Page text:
Is the pen mightier than typing? Quite so!

Emily Rose Gottlieb Vicky Johnson | Lariat

Handwriting, especially cursive has been left out of the curriculum in many schools, replaced by typing, such as a computer. Typing is a one step process by punching a key, while writing involves various movements of the hand.


“Handwriting is a complex task which requires various skills – feeling the pen and paper, moving the writing implement, and directing movement by thought,” Edouard Gentaz, professor of developmental psychology at the University of Geneva, told The Guardian. “Children take several years to master this precise motor exercise.”


The body has a memory and when writing a letter of the alphabet triggers hooks to hang your memory. What is the cognitive difference between handwriting versus typing?


According to the studies, a large body of data supports movement playing an important part of visual recognition of letters. There are psycho neurological mechanisms involved in practicing and then acquiring this skill of writing. Handwriting activates neural pathways associated with reading and the formation of these brain networks.


The brain is more sensorimotor active with writing.  Therefore, there is more sensory experience boosting brain activity and motor skills.


“The areas of the brain that are active while writing with a pen and the areas involved while typing are quite different,” Dr. Arvin’s Bhateja, a neurosurgeon, told Times of India. “And the less we use certain areas of the brain, the less active they become.”


Visual perception is enhanced with writing which contributes to reading fluency. Handwriting is associated with intelligence.


According to graphologists, the size of someone’s handwriting can determine the type of personality they have. Those who write small tend to be shy, meticulous and studious. While a larger print tends towards a more outgoing and attention seeking personality. A negative mood creates a cognitive burden on the mind, which influences handwriting.  


Handwriting is also influenced by a person’s autonomy. Genetics has a role in the shaping of letters. Handwriting is an acquired characteristic and parental pre-teaching skills to children is important.


When writing as a young person, it develops a stronger conceptual understanding rather than by typing on a computer. Writing is being eclipsed increasingly by the ease of typing.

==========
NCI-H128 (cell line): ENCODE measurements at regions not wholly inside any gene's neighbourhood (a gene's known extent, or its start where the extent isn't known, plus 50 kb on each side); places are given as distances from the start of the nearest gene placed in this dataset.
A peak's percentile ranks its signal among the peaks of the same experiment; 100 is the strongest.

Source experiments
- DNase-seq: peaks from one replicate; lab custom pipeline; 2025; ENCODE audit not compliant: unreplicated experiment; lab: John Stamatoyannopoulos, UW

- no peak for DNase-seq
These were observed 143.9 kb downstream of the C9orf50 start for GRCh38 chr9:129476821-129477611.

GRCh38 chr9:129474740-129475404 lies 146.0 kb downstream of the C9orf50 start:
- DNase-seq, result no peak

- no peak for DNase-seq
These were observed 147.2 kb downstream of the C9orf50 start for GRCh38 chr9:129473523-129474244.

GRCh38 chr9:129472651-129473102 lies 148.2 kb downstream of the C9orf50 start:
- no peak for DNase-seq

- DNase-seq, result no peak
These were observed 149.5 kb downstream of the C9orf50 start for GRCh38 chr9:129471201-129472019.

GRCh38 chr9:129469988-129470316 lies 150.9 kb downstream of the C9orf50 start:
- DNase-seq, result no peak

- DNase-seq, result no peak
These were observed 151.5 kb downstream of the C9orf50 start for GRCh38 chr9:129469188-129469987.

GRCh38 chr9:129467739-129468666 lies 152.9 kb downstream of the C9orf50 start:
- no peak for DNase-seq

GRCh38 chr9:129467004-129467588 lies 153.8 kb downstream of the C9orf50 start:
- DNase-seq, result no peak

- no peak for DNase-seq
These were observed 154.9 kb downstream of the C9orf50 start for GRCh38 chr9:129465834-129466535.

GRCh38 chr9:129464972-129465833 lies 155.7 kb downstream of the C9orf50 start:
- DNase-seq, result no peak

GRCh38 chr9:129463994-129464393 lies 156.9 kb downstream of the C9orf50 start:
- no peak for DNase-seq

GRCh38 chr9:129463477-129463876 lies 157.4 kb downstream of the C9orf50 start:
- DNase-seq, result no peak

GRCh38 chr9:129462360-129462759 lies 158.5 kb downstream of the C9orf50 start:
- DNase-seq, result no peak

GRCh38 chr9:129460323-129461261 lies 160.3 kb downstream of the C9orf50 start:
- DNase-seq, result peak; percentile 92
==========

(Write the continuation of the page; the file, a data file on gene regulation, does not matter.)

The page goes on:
“You open up the brain for learning and remembering things better,” professor Audrey Van Der Meer of Norwegian University told WGN9. “So the physical movements of producing letters on paper make your brain in a kind of state that makes it much easier to remember what you’ve been hearing.”


The benefits, we know from handwriting, are left into the ethers and students rely on typing. Research says that handwriting practice demonstrates better conceptual understanding and memory of the material students took as notes.


Dexterity, improved recall and memory influences self confidence. People suffering from disabilities, like ADD and dyslexia, find improvement from handwriting and activates the brain by increasing neural activity.  


There are five distinct benefits from handwriting: 

  1. Activates the brain
  2. Improves writing
  3. Memory
  4. Boosts creativity
  5. Reinforces literacy


Der Meer writes using EEG monitoring to study how brain activity showed writing by hand primed students for learning. The use of pen and paper gives the brain more “hooks” to hand memory.


Studies have found the brain engages differently with handwriting instead of typing. There is something uniquely physical by putting the hand to paper and pen. Thoughts need to breathe.


Murdoch University’s Dr. Anabela Malpique urged parents to pivot away from phones to old school pencils and paper to boost memory, hand-eye coordination and fine motor skills.


“Research is telling us in the primary years that kids need to have more time allocated to developing handwriting skills than typing,” she told the Daily Telegraph. “Especially in the first three years of schooling to develop their hand and eye coordination.”


Consultant psychiatrist Dr. Anand Jayaraman also encourages pen and paper over computers, since it involves mind and body coordination.


“Writing involves several processes,” she told Times of India. “ One to think, gather thoughts and write, and they get to review their thoughts again at the end of it.”


The process of writing is so critical that experts describe it as mind writing.


“The process of writing starts from the mind and then it takes the support of your bones and muscles for the final outcome,” Dr. Rafiulfah Baig, handwriting memory expert, told Times of India. “In fact, the origin of writing is the mind and when people write letters and notes, they invest their emotions on paper. Hence, we don’t even call it handwriting, but mind writing.”


Character apps are being implemented into computers to assist those who prefer typing papers out, but it appears to be at a cost. The long lost letter writing seems to have almost disappeared and how lovely it was to receive a handwritten letter in the mail. Progress moves forward and with it the emotions put on paper with a pen tells it own past historical, misplaced and woke story.